United States District Court, D. Oregon, Portland Division
OPINION AND ORDER
V. Acosta United States Magistrate Judge
lawsuit arose from plaintiff Forest Grove School
District's (“the District”) appeal from an
Administrative Law Judge (“ALJ”)'s decision
under the Individuals with Disabilities Education Act
(“IDEA”), 20 U.S.C. §§ 1400-1482. At
issue is the District's provision of special-education
services to defendant Student. The issue currently before the
court is whether, following the court's order remanding
the case to the ALJ for determination and award of
compensatory transition services, the court should instead
hear evidence and determine the appropriate amount of
compensatory transition services.
2011, Student's parents initiated a due-process
proceeding with the Oregon Department of Education, asserting
a variety of defects with the substance and process of
Student's Individual Education Program
(“IEP”). Among the asserted defects was the lack
of a transition plan and transitional services from April
2010 until March 2011. The ALJ held a hearing in 2012. The
ALJ found that the District violated the IDEA in multiple
respects, including the transition plan and transitional
services issues. The District filed this lawsuit, appealing
the ALJ's decision to this court. Student cross-appealed
other aspects of the ALJ's decision.
2014, the court affirmed in part and reversed in part the
ALJ's decision. Forest Grove Sch. Dist. v.
Student (“FGSD”), Civ No.
3:12-1837-AC, 2014 WL 2592654 (D. Or. June 9, 2014). The
court's prior opinion and order, in relevant part,
determined the District violated the IDEA by failing to
provide transition services from April 2010 until March 2011.
Id. at *35. But the record was insufficient to
determine the appropriate amount of compensatory transition
services to remedy the District's failure to provide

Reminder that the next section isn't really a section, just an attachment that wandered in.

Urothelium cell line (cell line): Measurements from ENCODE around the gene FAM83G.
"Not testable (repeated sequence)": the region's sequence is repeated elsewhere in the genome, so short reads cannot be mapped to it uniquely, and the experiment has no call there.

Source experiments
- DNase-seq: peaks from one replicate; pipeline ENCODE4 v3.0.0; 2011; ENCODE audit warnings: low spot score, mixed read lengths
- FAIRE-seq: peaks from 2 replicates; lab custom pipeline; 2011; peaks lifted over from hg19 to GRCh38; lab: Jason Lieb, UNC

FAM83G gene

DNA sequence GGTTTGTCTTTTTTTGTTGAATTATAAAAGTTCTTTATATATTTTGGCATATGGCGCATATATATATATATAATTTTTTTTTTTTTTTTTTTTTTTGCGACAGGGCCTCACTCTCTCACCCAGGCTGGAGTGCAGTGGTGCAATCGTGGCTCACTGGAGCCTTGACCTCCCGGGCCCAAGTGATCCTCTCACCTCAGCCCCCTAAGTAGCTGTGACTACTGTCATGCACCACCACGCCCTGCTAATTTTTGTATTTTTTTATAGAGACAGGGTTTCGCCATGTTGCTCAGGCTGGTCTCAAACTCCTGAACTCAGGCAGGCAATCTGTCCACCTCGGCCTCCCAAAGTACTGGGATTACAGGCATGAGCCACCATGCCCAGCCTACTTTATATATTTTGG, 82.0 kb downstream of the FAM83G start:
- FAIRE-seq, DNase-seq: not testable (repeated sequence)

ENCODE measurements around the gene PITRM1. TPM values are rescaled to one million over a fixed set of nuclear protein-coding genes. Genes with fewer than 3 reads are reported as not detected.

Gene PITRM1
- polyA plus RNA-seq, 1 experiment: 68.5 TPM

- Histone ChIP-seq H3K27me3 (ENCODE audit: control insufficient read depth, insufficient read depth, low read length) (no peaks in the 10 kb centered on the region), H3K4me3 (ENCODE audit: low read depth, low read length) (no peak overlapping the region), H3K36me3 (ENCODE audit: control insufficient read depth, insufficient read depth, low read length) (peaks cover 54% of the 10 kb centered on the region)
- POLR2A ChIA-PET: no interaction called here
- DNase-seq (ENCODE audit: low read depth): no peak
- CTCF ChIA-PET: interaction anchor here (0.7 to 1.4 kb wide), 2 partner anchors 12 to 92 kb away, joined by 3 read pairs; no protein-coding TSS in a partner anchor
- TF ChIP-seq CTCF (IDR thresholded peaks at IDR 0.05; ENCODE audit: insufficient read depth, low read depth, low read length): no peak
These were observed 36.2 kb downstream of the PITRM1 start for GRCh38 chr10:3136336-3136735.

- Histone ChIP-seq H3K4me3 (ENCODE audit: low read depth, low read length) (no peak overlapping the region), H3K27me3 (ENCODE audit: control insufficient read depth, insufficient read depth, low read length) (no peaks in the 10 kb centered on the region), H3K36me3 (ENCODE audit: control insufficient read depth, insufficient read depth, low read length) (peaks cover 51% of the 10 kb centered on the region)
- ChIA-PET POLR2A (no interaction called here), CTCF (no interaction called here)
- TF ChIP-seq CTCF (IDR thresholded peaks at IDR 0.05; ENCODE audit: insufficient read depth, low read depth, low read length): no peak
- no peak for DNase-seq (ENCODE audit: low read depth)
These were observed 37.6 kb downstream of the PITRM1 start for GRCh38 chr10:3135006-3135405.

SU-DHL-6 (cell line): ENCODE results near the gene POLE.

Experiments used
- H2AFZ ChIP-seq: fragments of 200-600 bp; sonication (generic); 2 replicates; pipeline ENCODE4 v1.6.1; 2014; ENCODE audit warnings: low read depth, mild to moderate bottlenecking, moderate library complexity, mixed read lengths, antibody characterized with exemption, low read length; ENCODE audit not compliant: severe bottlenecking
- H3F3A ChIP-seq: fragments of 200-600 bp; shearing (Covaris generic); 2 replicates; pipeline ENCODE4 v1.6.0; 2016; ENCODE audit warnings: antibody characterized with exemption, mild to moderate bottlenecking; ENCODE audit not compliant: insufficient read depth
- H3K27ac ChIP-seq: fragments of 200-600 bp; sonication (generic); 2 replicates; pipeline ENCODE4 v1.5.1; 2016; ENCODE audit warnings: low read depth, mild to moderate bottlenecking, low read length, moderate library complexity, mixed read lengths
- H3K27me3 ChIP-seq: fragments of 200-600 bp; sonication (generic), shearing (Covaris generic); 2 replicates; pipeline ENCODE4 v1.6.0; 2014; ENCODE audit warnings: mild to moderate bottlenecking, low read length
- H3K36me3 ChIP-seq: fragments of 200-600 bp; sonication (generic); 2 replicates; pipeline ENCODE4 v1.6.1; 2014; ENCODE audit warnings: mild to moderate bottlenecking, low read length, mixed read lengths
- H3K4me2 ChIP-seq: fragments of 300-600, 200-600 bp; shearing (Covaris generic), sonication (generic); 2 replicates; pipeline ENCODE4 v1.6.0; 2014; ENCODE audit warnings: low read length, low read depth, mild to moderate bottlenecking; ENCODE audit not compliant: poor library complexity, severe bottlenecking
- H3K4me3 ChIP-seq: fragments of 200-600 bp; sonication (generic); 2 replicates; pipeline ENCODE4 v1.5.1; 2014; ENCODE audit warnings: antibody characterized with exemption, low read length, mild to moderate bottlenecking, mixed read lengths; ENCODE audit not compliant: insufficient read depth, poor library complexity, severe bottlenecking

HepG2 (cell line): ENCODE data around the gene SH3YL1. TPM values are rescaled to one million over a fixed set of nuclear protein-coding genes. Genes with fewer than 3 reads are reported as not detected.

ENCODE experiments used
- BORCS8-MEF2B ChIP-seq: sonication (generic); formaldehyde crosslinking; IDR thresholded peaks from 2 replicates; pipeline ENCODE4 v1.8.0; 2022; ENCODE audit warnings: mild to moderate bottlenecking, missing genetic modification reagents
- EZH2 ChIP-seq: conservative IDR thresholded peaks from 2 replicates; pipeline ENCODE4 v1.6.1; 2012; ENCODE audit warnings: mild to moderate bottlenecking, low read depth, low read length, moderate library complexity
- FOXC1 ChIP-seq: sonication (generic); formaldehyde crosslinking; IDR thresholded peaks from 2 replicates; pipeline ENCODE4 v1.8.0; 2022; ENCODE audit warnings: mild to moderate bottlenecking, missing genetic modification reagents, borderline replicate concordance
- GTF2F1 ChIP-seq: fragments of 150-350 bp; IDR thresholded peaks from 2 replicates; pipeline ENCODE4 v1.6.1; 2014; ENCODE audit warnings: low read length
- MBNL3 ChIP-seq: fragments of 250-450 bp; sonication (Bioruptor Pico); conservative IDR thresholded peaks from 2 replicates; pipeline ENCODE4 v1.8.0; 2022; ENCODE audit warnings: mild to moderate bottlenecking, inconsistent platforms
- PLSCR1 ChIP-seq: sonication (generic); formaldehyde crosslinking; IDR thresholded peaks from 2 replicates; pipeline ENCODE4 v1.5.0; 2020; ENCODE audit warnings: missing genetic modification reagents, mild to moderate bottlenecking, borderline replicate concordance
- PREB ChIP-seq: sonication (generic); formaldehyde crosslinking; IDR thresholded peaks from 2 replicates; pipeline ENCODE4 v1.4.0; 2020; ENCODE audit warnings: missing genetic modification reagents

appropriate transition services. Id. at *38. Because
the record was insufficient, the court remanded the case to
the ALJ for the narrow purpose of determining and awarding
appropriate compensatory transition services. Id.
Student appealed the court's decision to the United
States Court of Appeals for the Ninth Circuit. (ECF No. 44.)
The Court of Appeals affirmed the court's opinion in
October, 2016. (ECF No. 70.)
status report filed after the court of appeals' ruling,
the District requested that the court resolve the remaining
issues in the case in lieu of remanding the case to further
proceedings before the ALJ. (Jt. Status Rep. (ECF No. 82) at
2.) Student seeks remand of this case to the ALJ, consistent
with the court's previous opinion. (Id.)
district court's charge under the IDEA is to “grant
the relief the court determines to be appropriate”
based on the record before the court. 20 U.S.C. §
1415(i)(2)(C). The court previously determined that the
record was insufficient to determine the appropriate quantity
of compensatory transition services. FGSD, 2014 WL
2592654 at *38. Based on the insufficiency of the record, the
court determined appropriate relief was to remand to the ALJ.
Id. Remand for further administrative proceedings is
an appropriate remedy where the record before the court is
insufficient to determine an appropriate remedy. Shapiro
v. Paradise Valley Unified Sc. Dist. No. 69, 152 F.3d
1159, 1160 (9th Cir. 1998). Remand is particularly
appropriate where the parties did not “exercise their
right to request consideration of additional evidence”
before filing motions for summary judgment. Reid ex rel.